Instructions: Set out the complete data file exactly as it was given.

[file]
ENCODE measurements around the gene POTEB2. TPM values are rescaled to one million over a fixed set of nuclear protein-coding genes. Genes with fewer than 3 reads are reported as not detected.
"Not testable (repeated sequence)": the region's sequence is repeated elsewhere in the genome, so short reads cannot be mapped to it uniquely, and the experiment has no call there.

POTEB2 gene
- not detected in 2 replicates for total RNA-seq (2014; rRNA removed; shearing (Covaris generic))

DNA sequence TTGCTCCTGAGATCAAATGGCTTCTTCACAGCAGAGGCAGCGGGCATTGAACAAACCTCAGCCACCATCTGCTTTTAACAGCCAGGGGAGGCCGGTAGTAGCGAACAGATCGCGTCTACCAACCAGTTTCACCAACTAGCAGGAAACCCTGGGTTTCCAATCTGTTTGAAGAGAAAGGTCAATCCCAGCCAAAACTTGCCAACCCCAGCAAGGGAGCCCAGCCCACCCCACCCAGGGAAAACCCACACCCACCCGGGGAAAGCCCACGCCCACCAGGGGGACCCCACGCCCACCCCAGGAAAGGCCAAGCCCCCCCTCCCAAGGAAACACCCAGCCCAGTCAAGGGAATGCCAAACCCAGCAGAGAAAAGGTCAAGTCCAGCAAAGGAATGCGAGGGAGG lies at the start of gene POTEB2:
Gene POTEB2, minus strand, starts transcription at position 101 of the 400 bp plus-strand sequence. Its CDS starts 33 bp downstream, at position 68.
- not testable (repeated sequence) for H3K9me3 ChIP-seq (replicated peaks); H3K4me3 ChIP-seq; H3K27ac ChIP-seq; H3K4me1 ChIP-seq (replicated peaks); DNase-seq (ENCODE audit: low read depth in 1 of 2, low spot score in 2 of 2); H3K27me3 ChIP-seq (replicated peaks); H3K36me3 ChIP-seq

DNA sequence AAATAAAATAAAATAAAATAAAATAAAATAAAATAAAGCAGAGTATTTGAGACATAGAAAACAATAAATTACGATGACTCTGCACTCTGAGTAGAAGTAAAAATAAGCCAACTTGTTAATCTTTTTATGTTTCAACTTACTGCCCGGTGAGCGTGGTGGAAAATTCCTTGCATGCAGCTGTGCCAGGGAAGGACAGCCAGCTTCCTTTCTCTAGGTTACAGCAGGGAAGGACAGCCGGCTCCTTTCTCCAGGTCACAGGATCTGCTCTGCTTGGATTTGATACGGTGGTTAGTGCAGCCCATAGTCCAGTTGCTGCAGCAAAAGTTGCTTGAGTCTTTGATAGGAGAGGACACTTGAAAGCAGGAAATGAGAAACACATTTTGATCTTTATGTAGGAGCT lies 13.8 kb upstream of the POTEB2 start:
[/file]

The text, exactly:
ENCODE measurements around the gene POTEB2. TPM values are rescaled to one million over a fixed set of nuclear protein-coding genes. Genes with fewer than 3 reads are reported as not detected.
"Not testable (repeated sequence)": the region's sequence is repeated elsewhere in the genome, so short reads cannot be mapped to it uniquely, and the experiment has no call there.

POTEB2 gene
- not detected in 2 replicates for total RNA-seq (2014; rRNA removed; shearing (Covaris generic))

DNA sequence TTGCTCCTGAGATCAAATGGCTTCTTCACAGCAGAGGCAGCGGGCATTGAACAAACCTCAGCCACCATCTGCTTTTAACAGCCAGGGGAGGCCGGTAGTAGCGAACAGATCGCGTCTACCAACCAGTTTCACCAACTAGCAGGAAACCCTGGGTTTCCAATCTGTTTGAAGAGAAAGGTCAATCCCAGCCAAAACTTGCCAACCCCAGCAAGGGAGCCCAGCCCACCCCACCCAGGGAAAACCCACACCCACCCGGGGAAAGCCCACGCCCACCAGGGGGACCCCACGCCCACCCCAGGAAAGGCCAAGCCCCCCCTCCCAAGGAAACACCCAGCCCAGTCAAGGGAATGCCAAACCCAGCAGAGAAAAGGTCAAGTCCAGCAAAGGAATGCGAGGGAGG lies at the start of gene POTEB2:
Gene POTEB2, minus strand, starts transcription at position 101 of the 400 bp plus-strand sequence. Its CDS starts 33 bp downstream, at position 68.
- not testable (repeated sequence) for H3K9me3 ChIP-seq (replicated peaks); H3K4me3 ChIP-seq; H3K27ac ChIP-seq; H3K4me1 ChIP-seq (replicated peaks); DNase-seq (ENCODE audit: low read depth in 1 of 2, low spot score in 2 of 2); H3K27me3 ChIP-seq (replicated peaks); H3K36me3 ChIP-seq

DNA sequence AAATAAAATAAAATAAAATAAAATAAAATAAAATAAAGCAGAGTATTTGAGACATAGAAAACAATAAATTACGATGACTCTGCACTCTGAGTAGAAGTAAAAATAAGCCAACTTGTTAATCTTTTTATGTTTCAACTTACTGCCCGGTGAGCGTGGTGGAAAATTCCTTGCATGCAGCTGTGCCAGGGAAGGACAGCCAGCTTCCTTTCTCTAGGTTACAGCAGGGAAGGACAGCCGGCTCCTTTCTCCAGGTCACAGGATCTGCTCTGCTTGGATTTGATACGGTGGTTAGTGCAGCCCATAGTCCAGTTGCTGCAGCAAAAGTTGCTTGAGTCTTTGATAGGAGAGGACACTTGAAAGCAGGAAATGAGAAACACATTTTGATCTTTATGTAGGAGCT lies 13.8 kb upstream of the POTEB2 start: